Now these arrangements will not represent a complete return to normality by August. But we judge them to be the most sensible and safe approach we can plan for at this stage.
To reflect the fact that children will still be doing part of their learning at home, we are also going to invest a further £30 million to provide laptops for disadvantaged children and young people to enable them to study online.
Presiding Officer, I want at this stage to take a moment to say a huge thank you to parents, carers and teachers who are doing so much to ensure that children continue to learn during this lockdown period.
And I want to send a special message to children and young people themselves – on the off chance that any of you are watching a parliamentary statement – I know how difficult it has been for you not to be at school and with your friends, but you have been magnificent during this lockdown period – and from the bottom of my heart thank you to every single one of you.
Presiding Officer, to conclude as I have briefly summarized and I know all members will take time to study this document in full, this route map tries to sketch out as much detail as we can provide at this stage, how and in what stages, we might move back to some normality as we continue to live with this virus, as we are going to have to do for quite some time to come.
It does not yet set definite dates for all phases, because it cannot do so, we know that this virus is and will remain unpredictable.
And of course to a great extent, the timing of these changes, the timing of moving from one phase to another will depends on all of us – it will depend on our continued ability to suppress the virus even as we move out of lockdown.
Our emergence from lockdown will be faster or slower, depending on the continued success that we have in suppressing the virus.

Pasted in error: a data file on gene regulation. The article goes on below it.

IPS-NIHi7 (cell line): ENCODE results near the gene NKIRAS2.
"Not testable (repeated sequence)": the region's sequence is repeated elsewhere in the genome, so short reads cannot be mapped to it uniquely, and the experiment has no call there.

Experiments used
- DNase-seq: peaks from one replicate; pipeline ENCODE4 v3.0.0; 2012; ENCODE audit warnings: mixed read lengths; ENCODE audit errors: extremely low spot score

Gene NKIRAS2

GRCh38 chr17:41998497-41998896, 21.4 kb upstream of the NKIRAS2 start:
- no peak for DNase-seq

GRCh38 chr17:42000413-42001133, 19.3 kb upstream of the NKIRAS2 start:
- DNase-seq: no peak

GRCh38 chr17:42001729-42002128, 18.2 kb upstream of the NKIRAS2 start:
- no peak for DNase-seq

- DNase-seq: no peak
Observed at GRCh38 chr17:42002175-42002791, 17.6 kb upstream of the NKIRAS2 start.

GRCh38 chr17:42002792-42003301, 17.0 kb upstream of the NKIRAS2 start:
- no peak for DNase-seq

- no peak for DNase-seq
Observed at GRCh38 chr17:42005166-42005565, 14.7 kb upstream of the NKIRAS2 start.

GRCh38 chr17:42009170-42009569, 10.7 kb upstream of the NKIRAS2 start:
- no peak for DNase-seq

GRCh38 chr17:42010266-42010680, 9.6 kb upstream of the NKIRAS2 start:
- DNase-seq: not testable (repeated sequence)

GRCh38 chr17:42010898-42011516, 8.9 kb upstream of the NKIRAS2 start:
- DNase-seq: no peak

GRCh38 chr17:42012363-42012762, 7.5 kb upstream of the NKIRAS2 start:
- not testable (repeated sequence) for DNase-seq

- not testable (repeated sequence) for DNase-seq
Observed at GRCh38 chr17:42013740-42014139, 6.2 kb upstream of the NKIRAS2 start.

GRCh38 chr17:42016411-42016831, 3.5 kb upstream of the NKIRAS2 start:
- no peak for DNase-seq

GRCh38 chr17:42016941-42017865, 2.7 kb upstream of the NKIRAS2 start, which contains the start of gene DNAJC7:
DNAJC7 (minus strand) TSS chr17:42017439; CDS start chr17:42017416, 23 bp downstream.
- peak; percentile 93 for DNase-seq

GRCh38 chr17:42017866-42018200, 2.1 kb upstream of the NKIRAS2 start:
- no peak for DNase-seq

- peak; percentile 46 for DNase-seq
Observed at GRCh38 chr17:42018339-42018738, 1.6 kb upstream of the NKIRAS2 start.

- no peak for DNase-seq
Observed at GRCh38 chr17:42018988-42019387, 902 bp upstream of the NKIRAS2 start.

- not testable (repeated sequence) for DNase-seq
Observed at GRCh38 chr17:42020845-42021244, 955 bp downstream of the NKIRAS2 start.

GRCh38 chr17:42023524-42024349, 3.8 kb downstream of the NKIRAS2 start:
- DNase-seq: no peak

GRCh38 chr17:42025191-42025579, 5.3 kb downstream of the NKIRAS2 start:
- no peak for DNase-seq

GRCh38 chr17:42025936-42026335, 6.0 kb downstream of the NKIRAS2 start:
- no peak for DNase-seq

It’s also worth saying I think that in the weeks ahead, our messages will inevitably have to become more nuanced and more complex, as we try to strike a very difficult balance protecting public health and also allowing more personal choice.
Straightforward, strict rules will gradually be replaced by the need for all of us to exercise judgment and responsibility.
However some key advice - for example on isolating if you have symptoms of Covid, strict physical distancing, washing your hands and face coverings - will remain the same throughout.
We must continue, all of us, to recognise that every decision we take as individuals, has an impact on others and on our collective wellbeing.
That sense of collective responsibility has been so appreciated by me and I know by all of us throughout this lockdown period – indeed, it is only because people across the country have so overwhelmingly observed the lockdown restrictions, that we are now in a position of being able to plan ahead.
It will be absolutely vital for all of us to continue to abide by whatever rules are in place at any particular stage.
And for the moment - until 28 May - I must therefore stress that our key public health guidance, as of now, remains unchanged.
Please stay at home except for essential purposes – which right now include exercise, going to essential work that cannot be done at home, or shopping for essential items like food and medicine.
You can now exercise more than once a day – but when you do leave the house, please stay more than 2 metres from other people. And for now don’t meet up with households other than your own.
Please wear a face covering if you are in a shop or on public transport. And remember to wash your hands thoroughly and regularly.
Finally, if you or someone else in your household has symptoms of Covid-19, please stay at home completely. Those symptoms as a reminder are a high temperature, a persistent cough, or a change or loss of smell or taste.
I’m very aware that talk of emerging from lockdown, as well as the nice weather we’ve enjoyed in recent days makes these restrictions even harder.
But I want to stress by abiding by them is what makes it possible for us to think about relaxing them.
By doing the right thing, and continuing to do the right thing, all of us have helped to slow the spread of this virus, we’ve helped to protect our NHS from being overwhelmed, and despite the grim numbers of people dying, we have helped to save lives.
And as a result of all of that personal sacrifice, on the part of everybody sacrifice for the common good we are now able – gradually, cautiously, and in phases – to plan our move back to some normality.
So I want to end Presiding Officer, by thanking everyone for making this prospect possible.